May 20, 2004
Life Marries Art in ‘Frankie and Johnny’
How can a husband and wife save their marriage and boost their career satisfaction to boot? Do a play together, according to Michael Pressman and Lisa Chess. And then make a movie about the experience.
That's how the Jewish couple came to play themselves in the film, "Frankie and Johnny Are Married," based on their misadventures staging "Frankie and Johnny in the Clair de Lune" in 2001.
Their ruefully smart film mixes fact and fiction in the manner of recent reality-bending flicks such as "Adaptation" and "American Splendor."
Pressman, a TV director and Emmy-winning co-executive producer ("Picket Fences"), wrote, directed and financed the movie.
"Most people said, 'You're crazy,'" "Fences" creator David E. Kelley, who made a cameo appearance in the film, told the Los Angeles Times in 2003.
"We broke cardinal rules of show business," he said. "Never work together, and never put your own money into a project."
Why did he and Chess sink $75,000 into the play alone? They were dealing with a complicated time in their marriage several years ago, he said. They'd met at a performing arts benefit back in 1990, and had nurtured dreams of working together in the theater, but by 2000 they were, well, stagnating. Lisa was still a struggling actress, who bristled when people asked why her TV producer husband didn't get her a job (she wanted to succeed on her own).
And Pressman was working around the clock in television, soothing actors prone to temper tantrums and "sublimating my own creative desires to take care of others."
As Chess told him one day in 2000: "I'm frustrated and unhappy, and you're successful and distracted."
In order to revitalize their relationship, they vowed to return to their dream of working together in the theater. They decided he would direct her in a Los Angeles equity waiver production of Terrence McNally's 1987 play, "Frankie and Johnny," a romantic comedy about two lost, middle-aged people risking everything for romance.
While sitting side by side on a leather couch in Pressman's airy Venice office recently, the slender and neatly dressed Chess exhibited a Frankie-like reserve. Pressman, who was open and affable, demonstrated a Johnny-ish garrulousness.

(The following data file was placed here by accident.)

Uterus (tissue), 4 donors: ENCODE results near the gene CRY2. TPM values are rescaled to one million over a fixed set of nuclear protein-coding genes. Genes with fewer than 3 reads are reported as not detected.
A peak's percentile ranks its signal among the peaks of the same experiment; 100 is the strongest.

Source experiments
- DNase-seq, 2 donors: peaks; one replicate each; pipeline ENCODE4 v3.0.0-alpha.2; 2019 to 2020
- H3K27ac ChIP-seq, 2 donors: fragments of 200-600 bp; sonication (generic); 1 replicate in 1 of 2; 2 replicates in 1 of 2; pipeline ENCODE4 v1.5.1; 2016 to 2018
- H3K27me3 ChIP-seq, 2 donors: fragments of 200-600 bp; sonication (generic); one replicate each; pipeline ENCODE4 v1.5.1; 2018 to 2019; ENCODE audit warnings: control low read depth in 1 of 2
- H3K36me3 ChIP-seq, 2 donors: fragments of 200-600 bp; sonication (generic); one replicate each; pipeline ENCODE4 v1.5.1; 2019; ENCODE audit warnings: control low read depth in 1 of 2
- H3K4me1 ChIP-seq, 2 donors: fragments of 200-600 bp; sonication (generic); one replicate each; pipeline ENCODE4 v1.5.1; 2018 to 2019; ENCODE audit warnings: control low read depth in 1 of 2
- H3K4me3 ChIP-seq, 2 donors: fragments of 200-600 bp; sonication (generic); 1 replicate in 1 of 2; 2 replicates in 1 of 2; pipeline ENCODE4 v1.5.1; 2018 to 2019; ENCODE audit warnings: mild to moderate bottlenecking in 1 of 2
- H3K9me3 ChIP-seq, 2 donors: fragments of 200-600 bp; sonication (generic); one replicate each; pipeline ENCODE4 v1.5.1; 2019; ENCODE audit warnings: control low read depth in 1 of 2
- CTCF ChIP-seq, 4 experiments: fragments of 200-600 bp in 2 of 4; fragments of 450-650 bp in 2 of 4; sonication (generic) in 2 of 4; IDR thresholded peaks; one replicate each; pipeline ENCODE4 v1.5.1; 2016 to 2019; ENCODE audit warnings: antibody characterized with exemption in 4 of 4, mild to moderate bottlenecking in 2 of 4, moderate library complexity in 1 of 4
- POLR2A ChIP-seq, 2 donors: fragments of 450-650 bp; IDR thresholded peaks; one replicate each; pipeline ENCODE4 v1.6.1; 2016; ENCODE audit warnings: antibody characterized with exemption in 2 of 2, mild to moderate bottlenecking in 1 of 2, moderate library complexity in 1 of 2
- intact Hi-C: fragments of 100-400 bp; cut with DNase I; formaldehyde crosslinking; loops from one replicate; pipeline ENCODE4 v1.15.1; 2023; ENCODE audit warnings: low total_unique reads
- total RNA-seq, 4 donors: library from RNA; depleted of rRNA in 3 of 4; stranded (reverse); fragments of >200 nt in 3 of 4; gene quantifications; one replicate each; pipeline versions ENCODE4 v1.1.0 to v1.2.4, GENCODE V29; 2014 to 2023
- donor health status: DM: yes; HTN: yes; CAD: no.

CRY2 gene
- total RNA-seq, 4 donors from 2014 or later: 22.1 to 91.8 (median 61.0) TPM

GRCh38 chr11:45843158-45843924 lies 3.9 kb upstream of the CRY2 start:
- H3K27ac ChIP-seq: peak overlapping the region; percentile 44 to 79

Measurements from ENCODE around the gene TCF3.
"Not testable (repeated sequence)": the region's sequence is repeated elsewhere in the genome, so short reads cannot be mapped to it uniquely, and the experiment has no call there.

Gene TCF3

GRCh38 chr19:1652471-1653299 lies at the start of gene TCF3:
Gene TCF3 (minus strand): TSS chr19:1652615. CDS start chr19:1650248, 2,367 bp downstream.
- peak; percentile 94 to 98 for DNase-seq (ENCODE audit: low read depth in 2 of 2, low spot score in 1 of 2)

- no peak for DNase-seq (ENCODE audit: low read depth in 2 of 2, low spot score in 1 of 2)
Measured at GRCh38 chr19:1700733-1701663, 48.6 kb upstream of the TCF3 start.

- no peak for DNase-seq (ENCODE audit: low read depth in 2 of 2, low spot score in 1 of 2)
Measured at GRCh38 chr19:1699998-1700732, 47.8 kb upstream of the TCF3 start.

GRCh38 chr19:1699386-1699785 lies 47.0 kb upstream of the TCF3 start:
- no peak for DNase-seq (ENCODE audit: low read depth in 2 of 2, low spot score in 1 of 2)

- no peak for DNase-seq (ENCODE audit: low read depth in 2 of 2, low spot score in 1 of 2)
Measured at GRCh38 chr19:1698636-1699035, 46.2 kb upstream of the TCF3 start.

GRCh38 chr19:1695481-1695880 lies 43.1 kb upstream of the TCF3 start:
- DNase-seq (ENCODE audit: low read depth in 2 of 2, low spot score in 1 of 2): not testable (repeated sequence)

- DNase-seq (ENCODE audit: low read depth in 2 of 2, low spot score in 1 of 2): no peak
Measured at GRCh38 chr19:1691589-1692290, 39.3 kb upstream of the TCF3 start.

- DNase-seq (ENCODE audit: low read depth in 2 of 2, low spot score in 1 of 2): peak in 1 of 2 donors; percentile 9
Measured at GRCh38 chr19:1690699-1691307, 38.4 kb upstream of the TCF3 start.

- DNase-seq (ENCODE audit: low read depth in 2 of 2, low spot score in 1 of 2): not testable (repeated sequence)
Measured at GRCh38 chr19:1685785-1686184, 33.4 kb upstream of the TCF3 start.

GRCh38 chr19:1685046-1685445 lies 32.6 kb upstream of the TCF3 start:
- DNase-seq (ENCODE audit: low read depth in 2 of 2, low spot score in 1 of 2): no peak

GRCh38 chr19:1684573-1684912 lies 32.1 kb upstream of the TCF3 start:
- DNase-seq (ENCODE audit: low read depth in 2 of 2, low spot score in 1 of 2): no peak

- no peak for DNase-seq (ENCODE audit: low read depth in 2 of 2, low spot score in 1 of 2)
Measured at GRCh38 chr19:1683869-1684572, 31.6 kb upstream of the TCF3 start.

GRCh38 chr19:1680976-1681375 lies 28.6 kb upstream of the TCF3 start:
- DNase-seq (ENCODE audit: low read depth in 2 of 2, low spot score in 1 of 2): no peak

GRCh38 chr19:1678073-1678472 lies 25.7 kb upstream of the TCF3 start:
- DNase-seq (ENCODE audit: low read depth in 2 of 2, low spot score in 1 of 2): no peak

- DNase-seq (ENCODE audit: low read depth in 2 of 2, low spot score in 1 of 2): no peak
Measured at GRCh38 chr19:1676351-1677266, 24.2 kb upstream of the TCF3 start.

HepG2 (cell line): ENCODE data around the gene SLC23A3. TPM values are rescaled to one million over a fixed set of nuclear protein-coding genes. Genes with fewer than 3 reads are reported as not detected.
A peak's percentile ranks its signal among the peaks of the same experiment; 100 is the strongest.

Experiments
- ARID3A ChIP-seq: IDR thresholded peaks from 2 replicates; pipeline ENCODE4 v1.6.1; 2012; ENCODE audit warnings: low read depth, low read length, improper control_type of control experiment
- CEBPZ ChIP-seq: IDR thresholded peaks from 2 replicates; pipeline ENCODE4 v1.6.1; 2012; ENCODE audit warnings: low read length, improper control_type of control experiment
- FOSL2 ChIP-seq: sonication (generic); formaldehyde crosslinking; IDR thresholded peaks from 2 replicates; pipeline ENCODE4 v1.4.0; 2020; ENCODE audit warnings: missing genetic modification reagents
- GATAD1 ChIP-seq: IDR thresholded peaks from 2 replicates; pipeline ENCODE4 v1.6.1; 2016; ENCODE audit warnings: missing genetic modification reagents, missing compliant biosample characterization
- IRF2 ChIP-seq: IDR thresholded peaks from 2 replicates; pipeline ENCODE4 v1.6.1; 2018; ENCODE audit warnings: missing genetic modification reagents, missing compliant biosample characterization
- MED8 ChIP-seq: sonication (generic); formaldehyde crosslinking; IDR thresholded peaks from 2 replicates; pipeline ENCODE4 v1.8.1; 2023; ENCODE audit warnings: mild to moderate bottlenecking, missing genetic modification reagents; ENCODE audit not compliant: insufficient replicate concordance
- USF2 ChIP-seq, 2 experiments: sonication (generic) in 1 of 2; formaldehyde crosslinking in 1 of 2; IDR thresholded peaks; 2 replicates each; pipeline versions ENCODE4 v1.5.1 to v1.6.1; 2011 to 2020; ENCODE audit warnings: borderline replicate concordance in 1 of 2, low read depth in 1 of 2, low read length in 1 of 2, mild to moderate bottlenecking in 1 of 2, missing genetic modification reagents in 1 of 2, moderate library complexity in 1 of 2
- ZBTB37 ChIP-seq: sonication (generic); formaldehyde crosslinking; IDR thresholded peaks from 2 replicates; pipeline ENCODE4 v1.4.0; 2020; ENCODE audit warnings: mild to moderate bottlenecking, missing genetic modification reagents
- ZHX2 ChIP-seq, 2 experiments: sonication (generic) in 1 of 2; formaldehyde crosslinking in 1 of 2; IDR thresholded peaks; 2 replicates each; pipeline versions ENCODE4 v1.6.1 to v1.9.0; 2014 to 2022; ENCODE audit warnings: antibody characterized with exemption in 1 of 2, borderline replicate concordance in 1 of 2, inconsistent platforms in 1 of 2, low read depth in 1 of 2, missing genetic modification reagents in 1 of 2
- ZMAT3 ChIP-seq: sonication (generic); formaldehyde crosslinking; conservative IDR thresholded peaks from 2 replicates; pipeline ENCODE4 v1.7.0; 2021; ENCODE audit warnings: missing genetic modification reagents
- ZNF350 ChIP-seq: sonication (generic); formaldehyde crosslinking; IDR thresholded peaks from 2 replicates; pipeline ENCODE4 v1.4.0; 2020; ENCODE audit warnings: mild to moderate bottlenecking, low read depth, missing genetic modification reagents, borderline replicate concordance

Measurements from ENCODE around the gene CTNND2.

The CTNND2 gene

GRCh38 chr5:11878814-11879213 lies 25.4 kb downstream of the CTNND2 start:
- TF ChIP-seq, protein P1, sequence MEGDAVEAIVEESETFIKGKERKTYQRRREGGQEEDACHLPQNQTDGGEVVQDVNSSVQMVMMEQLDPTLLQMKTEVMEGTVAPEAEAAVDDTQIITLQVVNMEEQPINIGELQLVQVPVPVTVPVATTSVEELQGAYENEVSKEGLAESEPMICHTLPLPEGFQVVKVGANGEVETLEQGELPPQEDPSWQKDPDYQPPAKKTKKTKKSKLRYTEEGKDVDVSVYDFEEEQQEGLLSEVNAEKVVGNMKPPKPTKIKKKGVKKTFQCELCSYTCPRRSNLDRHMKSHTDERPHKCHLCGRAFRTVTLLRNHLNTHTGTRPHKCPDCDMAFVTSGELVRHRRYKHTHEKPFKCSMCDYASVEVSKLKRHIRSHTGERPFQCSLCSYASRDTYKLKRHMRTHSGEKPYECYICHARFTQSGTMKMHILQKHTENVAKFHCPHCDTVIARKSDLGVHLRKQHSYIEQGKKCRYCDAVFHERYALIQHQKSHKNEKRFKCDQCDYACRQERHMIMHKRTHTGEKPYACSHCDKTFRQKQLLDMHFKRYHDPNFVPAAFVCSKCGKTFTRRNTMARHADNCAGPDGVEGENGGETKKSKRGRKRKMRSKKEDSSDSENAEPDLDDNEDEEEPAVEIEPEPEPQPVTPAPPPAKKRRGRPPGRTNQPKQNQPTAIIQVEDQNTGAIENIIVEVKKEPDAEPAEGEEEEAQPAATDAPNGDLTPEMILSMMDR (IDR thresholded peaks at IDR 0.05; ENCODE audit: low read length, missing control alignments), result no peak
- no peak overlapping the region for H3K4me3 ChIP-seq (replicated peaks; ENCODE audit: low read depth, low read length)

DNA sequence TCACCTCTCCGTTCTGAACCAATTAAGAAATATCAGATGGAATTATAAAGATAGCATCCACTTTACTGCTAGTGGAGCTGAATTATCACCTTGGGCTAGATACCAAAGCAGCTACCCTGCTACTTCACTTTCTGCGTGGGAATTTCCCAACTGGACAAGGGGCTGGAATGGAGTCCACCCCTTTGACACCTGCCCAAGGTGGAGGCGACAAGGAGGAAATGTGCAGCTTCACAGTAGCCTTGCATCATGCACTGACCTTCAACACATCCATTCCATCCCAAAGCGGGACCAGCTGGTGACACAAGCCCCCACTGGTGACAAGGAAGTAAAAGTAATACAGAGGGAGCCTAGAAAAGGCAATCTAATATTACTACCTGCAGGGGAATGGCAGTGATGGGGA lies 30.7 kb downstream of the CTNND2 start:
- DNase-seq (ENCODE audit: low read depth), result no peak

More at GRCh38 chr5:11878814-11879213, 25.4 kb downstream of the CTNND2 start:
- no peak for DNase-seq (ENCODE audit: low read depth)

Chess said she identified with Frankie, a jaded waitress who once dreamed of becoming an actress. Pressman described certain parallels between himself and Johnny, a poetic short-order cook whose intense wooing flatters and at times overwhelms Frankie.
"There's something similar in tone, albeit in a very different way, to some aspects of my relationship with Lisa," he said. "It's me constantly trying to be the caretaker, to make things right, which can sometimes feel smothering to the other person."
Before long, however, it was the planned production that was overwhelming Pressman and Chess. The actor hired to play Johnny left the production two weeks before opening night.
"Our understudy was unable to proceed, which led me to cancel the show and forfeit our investment," Pressman said. (The actor depicted in the movie is a completely fictionalized character.)
Lisa recalled that she was "devastated" by the turn of events -- but that her husband surprised her with a novel suggestion several months later. The couple could reschedule the production, he said, if Pressman himself stepped in to play Johnny. It wasn't such a bizarre idea; the son of a Broadway director, he had begun his career as an actor at 12, performing in shows such as "The World of Sholom Aleichem" with famed Yiddish theater actor Jacob Ben-Ami. In lieu of his bar mitzvah, Pressman had traveled to Florida to appear in a production of "A Thousand Clowns."
Chess replied that he was crazy -- he hadn't been onstage in 27 years -- but he wore her down with Johnny-like persistence and the show opened to good reviews at Hollywood's Tamarind Theatre in July 2001.
"I was terrified on opening night, but Lisa helped me get through it, and performing together proved to be a wonderful experience," he said. "It awakened a new kind of respect we had for each other and in a way we fell in love again, along with Frankie and Johnny."
They enjoyed the experience so much that they decided to make a movie about it; given Pressman's TV and movie background ("Frankie" is his ninth film), the production proved smooth sailing compared to the play.
So does the couple have advice for others who want to follow their unusual -- some would say, risky -- prescription for rekindling romance?
"Do not rely on any of the dynamics that exist in the marriage to carry over into the working relationship," Pressman said. "Redefine the relationship and make it new."
The movie opens May 26 in Los Angeles.
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